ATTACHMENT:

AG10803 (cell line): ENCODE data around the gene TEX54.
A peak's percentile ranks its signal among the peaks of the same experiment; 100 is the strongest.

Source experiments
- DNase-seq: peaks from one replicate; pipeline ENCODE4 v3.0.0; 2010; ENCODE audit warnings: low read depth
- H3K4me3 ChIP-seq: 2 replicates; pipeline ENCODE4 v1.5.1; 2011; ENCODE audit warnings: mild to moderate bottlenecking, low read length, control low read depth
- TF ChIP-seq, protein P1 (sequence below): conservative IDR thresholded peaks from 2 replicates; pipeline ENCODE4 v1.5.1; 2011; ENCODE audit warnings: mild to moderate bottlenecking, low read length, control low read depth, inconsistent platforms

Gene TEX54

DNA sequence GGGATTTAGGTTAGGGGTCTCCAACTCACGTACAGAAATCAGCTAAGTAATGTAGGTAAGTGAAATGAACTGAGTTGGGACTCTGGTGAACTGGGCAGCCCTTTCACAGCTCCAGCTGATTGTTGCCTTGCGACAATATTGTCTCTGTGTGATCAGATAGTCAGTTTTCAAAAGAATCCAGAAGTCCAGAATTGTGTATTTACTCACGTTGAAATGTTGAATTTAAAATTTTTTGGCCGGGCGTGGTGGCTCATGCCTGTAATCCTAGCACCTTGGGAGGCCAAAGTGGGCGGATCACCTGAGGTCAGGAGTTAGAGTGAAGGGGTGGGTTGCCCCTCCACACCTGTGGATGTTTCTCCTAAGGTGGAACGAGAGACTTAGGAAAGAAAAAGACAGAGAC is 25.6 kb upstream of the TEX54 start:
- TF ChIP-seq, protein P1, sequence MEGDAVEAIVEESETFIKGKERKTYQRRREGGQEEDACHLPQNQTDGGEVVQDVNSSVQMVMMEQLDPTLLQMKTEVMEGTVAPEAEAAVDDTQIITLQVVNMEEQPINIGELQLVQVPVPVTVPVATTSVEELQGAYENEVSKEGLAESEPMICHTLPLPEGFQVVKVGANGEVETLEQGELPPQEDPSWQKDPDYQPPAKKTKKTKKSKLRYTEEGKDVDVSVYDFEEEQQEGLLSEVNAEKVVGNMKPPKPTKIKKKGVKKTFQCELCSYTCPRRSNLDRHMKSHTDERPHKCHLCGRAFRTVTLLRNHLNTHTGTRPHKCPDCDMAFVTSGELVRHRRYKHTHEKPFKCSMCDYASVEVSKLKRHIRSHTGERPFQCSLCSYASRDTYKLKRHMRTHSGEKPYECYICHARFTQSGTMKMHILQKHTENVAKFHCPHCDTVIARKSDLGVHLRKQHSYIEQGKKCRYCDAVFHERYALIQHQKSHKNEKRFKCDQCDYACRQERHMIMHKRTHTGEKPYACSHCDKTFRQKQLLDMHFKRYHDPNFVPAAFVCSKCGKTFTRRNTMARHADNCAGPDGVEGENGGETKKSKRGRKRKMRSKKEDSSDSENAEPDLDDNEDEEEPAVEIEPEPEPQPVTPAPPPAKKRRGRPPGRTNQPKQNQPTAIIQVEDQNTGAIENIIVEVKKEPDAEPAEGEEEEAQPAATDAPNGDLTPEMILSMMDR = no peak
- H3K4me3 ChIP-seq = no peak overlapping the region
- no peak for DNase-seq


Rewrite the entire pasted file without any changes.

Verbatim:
AG10803 (cell line): ENCODE data around the gene TEX54.
A peak's percentile ranks its signal among the peaks of the same experiment; 100 is the strongest.

Source experiments
- DNase-seq: peaks from one replicate; pipeline ENCODE4 v3.0.0; 2010; ENCODE audit warnings: low read depth
- H3K4me3 ChIP-seq: 2 replicates; pipeline ENCODE4 v1.5.1; 2011; ENCODE audit warnings: mild to moderate bottlenecking, low read length, control low read depth
- TF ChIP-seq, protein P1 (sequence below): conservative IDR thresholded peaks from 2 replicates; pipeline ENCODE4 v1.5.1; 2011; ENCODE audit warnings: mild to moderate bottlenecking, low read length, control low read depth, inconsistent platforms

Gene TEX54

DNA sequence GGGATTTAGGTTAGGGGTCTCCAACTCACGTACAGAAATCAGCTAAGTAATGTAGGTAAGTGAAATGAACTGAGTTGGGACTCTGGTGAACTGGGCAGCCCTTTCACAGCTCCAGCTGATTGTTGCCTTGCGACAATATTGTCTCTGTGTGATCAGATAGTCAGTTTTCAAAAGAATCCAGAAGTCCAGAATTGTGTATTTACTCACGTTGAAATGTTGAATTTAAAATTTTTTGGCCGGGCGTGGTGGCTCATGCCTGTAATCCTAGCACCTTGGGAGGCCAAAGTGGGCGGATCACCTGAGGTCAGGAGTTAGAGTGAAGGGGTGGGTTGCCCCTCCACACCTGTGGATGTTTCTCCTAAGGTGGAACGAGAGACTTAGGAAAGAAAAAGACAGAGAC is 25.6 kb upstream of the TEX54 start:
- TF ChIP-seq, protein P1, sequence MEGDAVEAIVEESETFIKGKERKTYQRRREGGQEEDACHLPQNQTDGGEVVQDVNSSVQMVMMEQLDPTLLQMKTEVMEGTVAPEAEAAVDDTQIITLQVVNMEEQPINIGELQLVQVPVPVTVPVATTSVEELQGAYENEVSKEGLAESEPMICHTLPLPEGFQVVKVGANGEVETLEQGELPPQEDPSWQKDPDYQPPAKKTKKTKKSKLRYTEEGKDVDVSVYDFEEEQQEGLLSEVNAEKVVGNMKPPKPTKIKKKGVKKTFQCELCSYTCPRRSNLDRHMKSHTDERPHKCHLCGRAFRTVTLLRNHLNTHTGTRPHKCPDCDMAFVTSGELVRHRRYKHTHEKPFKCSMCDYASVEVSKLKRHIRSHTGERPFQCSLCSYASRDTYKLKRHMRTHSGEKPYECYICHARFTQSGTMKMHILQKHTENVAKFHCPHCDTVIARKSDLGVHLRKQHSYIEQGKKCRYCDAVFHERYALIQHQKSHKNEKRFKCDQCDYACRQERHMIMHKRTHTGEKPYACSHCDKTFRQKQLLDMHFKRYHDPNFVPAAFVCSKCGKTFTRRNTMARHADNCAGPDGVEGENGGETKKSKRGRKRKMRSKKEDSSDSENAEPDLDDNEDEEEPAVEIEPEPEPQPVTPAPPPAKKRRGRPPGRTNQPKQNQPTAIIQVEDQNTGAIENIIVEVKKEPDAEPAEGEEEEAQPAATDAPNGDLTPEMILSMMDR = no peak
- H3K4me3 ChIP-seq = no peak overlapping the region
- no peak for DNase-seq